The situation in the embattled Syrian city of Aleppo is becoming all the more oppressive and dangerous. People have little hope of receiving international aid soon, fears DW's Rainer Sollich.
Aleppo's old town was granted UNESCO world heritage status in 1986 and 20 years later, in 2006, the city was honored as a "Capital of Islamic Culture." That is all in the past. Now barbarism and not culture prevails in Aleppo. The fate of the Syrian city shamefully symbolizes the international community's failure to assist defenseless people in dire need of help. They have been completely abandoned. That is the opposite of culture. What is happening in Aleppo right now is a disgrace to the entire world!
Aleppo is being bombed, ground troops are advancing and entire residential areas have been flattened. Nobody is rushing to actively help the people. No one is intervening. No one is protecting some 100,000 children who UNICEF believes are in danger in the rebel-held part of the city alone. Residential districts, hospitals and even humanitarian aid convoys have apparently been targeted by bombs and not just hit accidentally. War crimes are obviously being committed there while the rest of the world watches. What's worse is that some countries are even taking part.
Putin is mainly responsible
Russia in particular must swallow this accusation. Moscow actively supports Bashar al-Assad in his attempt to regain control of the entire country. Aleppo plays a significant symbolic and strategic role. Now it is clear that Russia's president Vladimir Putin is mostly to blame for the people's suffering in Syria. In his pursuit of geostrategic power interests, he supports an unscrupulous and brutal dictator whose henchmen have slaughtered far more people in Syria than the so-called "Islamic State" (IS) terrorists.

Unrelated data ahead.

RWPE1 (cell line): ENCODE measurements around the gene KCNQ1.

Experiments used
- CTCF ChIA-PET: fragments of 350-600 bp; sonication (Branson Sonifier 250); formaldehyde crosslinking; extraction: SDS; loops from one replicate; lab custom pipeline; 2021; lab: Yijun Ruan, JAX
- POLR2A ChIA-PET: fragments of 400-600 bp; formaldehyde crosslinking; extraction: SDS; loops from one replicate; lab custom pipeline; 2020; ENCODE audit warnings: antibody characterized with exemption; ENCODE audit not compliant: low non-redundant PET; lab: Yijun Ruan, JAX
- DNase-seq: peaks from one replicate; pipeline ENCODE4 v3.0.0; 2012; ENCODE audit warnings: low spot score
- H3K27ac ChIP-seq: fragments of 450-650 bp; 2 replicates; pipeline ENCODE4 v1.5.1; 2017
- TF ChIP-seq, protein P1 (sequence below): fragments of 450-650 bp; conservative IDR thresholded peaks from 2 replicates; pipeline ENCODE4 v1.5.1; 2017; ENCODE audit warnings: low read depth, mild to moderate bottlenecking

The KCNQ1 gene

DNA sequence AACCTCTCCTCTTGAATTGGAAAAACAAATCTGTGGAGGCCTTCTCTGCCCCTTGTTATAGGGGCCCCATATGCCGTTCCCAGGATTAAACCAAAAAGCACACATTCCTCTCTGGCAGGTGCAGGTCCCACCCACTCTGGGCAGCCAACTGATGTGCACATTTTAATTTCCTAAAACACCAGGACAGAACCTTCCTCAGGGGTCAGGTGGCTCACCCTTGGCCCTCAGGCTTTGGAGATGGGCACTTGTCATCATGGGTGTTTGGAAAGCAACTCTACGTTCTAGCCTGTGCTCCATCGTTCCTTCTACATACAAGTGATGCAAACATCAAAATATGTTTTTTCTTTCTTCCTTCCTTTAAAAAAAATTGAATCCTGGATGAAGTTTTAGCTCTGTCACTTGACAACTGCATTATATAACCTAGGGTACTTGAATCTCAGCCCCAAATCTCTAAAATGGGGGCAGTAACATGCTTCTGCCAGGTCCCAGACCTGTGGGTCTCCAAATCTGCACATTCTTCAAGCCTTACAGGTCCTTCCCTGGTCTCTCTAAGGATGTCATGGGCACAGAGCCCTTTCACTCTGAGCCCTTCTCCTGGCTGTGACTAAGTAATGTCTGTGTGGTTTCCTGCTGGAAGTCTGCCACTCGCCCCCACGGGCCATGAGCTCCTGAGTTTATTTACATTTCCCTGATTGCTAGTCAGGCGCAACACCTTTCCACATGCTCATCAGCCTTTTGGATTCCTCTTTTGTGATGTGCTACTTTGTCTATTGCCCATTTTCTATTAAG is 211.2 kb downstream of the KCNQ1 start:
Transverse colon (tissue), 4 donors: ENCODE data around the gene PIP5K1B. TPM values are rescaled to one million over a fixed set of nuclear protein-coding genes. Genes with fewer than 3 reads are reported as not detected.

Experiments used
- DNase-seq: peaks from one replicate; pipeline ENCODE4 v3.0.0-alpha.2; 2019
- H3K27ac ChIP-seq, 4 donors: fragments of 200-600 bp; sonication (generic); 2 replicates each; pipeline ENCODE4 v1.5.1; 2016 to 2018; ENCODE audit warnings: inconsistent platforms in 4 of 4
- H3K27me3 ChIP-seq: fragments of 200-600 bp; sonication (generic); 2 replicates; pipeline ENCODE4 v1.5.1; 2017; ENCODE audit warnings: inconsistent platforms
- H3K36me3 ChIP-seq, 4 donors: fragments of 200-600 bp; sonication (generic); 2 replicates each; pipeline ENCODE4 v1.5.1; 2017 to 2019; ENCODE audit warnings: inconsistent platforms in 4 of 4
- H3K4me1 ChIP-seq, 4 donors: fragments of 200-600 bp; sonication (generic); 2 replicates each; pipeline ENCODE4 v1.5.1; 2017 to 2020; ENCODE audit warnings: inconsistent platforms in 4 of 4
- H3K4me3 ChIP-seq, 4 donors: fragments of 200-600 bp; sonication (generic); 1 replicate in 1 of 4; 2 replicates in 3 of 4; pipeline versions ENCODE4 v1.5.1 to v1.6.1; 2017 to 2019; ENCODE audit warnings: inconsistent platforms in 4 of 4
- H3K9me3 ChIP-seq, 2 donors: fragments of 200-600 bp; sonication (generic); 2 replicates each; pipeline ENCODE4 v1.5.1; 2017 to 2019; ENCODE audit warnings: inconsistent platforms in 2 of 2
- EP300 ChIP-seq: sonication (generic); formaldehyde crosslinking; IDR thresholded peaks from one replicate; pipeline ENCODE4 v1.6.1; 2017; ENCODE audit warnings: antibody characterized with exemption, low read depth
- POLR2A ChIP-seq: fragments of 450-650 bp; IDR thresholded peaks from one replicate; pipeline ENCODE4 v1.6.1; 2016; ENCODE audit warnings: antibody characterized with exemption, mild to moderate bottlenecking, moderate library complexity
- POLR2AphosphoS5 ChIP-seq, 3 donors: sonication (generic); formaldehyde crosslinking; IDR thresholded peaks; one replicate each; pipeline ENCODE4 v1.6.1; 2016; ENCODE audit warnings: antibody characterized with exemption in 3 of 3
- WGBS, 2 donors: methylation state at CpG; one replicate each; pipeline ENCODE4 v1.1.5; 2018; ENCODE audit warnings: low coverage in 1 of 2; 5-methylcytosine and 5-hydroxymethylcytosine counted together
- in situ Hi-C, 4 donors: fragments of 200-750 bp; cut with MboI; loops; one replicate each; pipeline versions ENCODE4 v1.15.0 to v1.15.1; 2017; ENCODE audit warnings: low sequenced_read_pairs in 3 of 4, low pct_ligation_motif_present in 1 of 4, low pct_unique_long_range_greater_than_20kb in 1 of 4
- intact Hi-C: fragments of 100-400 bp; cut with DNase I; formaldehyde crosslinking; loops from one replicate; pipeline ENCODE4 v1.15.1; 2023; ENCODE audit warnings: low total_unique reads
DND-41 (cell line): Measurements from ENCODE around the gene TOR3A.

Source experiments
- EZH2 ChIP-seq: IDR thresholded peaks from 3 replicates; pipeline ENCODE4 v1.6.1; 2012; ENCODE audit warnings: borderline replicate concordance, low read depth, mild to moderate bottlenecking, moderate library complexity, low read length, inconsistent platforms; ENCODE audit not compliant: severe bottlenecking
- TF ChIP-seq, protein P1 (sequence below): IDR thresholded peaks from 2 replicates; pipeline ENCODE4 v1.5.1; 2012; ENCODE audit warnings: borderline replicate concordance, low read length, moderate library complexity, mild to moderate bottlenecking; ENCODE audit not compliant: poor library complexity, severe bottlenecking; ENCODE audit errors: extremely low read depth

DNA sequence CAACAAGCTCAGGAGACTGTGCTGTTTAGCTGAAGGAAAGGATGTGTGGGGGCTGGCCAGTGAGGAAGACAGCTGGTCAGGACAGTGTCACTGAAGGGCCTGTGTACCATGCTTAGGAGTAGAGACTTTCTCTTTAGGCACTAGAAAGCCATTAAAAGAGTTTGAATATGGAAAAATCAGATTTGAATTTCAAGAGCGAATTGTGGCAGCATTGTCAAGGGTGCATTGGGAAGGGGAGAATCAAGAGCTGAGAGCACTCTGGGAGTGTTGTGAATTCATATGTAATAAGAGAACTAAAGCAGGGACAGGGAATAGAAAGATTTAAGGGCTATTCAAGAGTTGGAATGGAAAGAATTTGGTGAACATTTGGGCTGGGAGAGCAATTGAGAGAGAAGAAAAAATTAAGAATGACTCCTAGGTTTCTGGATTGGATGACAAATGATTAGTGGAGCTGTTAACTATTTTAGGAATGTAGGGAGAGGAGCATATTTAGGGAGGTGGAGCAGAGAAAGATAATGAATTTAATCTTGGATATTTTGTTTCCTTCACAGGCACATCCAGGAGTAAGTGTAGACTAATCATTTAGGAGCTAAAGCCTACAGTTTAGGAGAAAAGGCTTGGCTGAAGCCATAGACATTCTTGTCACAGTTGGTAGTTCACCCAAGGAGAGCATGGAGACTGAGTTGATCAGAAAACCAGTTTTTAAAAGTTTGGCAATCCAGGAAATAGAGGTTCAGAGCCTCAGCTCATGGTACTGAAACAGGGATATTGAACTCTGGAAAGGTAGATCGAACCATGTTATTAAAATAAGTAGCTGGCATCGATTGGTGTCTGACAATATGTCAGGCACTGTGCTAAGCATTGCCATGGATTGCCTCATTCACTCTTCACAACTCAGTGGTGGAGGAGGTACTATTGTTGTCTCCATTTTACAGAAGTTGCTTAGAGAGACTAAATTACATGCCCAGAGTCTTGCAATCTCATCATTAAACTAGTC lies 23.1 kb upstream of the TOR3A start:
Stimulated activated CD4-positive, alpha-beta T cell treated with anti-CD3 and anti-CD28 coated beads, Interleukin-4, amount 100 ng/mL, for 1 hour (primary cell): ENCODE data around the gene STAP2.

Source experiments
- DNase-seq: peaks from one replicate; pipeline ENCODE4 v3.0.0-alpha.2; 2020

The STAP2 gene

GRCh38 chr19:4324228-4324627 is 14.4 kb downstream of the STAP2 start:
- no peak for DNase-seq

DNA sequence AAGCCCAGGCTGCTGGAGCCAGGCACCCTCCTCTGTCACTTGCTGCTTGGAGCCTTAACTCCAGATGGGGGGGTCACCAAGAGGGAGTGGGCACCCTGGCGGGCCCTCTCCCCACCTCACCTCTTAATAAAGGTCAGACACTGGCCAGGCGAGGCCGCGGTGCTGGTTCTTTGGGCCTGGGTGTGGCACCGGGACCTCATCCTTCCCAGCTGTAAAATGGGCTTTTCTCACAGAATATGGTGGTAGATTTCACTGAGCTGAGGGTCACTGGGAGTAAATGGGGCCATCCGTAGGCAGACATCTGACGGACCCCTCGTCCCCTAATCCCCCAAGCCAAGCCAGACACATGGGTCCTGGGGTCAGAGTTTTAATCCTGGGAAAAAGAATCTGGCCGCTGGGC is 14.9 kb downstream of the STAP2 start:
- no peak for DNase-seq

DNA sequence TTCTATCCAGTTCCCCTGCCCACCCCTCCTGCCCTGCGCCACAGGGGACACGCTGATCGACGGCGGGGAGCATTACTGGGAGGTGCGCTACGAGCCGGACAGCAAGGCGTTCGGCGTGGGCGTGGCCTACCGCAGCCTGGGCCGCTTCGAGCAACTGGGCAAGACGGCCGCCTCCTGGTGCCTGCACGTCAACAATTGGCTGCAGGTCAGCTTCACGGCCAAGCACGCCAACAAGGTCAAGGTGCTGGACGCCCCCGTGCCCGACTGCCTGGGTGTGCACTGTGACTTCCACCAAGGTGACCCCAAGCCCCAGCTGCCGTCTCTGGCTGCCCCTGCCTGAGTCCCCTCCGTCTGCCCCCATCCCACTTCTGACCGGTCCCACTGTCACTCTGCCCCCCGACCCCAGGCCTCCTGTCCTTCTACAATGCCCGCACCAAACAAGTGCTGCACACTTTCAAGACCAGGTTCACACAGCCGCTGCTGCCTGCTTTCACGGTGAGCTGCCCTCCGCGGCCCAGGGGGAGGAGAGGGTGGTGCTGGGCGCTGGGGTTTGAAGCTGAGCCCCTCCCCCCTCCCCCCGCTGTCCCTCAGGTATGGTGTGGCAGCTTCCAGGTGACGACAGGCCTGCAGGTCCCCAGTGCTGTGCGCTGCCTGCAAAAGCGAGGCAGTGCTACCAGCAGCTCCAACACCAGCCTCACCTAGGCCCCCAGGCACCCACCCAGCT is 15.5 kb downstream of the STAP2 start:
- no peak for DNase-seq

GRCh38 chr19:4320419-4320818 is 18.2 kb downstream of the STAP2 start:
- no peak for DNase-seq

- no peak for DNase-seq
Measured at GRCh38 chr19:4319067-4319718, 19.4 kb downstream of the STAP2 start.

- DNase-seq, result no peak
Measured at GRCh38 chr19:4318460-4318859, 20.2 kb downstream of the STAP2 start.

But the United States also has its share of responsibility. It has not taken rigorous action against Assad or IS. The half-hearted US policy has not only made the disastrous Russian intervention possible. It has also led to the fact that the country may become a battlefield for a proxy war in which Russia, Iran, the Lebanese Hezbollah, Saudi Arabia and Turkey are directly or indirectly involved for their own interests.
Image boost for extremists
The conflict has become more complex and difficult. The extremists on the rebel side have gained more power. They too do not care about human rights. Yet in many areas, they are the main military force that repels the regime's attacks on civilians. The fatal consequence is that people in Aleppo and elsewhere inevitably have the impression that they are better off in the hands of al Qaeda-affiliated forces like Jabhat Fateh al-Sham, the former Al-Nusra Front, than the United Nations or superpower USA.
And what is Europe doing? Europe has continued its undaunted diplomatic journey of ceasefires, humanitarian corridors and in the best case, peace negotiations. However, the attempts have often failed or rather, been scuppered. There are actually no alternatives right now. And thus, there is little reason for hope. The killing in Aleppo and all of Syria continues. Many people will attempt to flee to safety, especially to Europe. Who wouldn't do the same in that situation?
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